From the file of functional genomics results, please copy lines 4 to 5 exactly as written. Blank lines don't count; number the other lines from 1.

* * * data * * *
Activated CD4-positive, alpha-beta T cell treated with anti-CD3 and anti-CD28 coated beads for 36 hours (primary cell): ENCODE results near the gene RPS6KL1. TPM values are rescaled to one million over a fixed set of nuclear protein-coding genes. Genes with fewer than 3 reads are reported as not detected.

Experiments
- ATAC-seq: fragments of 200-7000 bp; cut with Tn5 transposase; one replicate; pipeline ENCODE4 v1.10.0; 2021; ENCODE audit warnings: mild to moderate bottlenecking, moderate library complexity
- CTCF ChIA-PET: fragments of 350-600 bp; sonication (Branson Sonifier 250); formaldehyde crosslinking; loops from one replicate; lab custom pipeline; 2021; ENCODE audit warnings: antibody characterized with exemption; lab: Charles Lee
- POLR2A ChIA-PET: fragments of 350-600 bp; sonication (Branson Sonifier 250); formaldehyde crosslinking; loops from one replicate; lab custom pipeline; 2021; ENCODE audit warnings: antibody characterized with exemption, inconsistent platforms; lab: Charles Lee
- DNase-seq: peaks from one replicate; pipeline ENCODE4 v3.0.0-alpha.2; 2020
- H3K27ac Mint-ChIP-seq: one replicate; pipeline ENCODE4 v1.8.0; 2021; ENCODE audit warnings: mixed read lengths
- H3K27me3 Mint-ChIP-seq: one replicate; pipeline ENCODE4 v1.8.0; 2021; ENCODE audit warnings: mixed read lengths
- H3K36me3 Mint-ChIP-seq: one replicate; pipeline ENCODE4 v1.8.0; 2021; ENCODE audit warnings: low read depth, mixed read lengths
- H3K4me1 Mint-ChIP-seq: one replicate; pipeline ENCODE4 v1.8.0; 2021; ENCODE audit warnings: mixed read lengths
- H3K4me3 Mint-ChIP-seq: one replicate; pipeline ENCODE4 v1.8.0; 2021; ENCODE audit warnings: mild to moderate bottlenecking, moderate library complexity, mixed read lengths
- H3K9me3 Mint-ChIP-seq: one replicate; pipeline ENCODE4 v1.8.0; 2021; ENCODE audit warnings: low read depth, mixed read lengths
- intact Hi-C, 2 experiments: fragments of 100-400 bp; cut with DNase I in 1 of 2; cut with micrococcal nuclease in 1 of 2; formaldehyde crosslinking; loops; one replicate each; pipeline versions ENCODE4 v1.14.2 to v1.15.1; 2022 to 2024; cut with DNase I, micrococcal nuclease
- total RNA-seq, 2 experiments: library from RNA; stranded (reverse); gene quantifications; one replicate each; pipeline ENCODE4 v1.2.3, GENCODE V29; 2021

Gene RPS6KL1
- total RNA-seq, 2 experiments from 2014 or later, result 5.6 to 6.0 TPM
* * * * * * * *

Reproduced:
- CTCF ChIA-PET: fragments of 350-600 bp; sonication (Branson Sonifier 250); formaldehyde crosslinking; loops from one replicate; lab custom pipeline; 2021; ENCODE audit warnings: antibody characterized with exemption; lab: Charles Lee
- POLR2A ChIA-PET: fragments of 350-600 bp; sonication (Branson Sonifier 250); formaldehyde crosslinking; loops from one replicate; lab custom pipeline; 2021; ENCODE audit warnings: antibody characterized with exemption, inconsistent platforms; lab: Charles Lee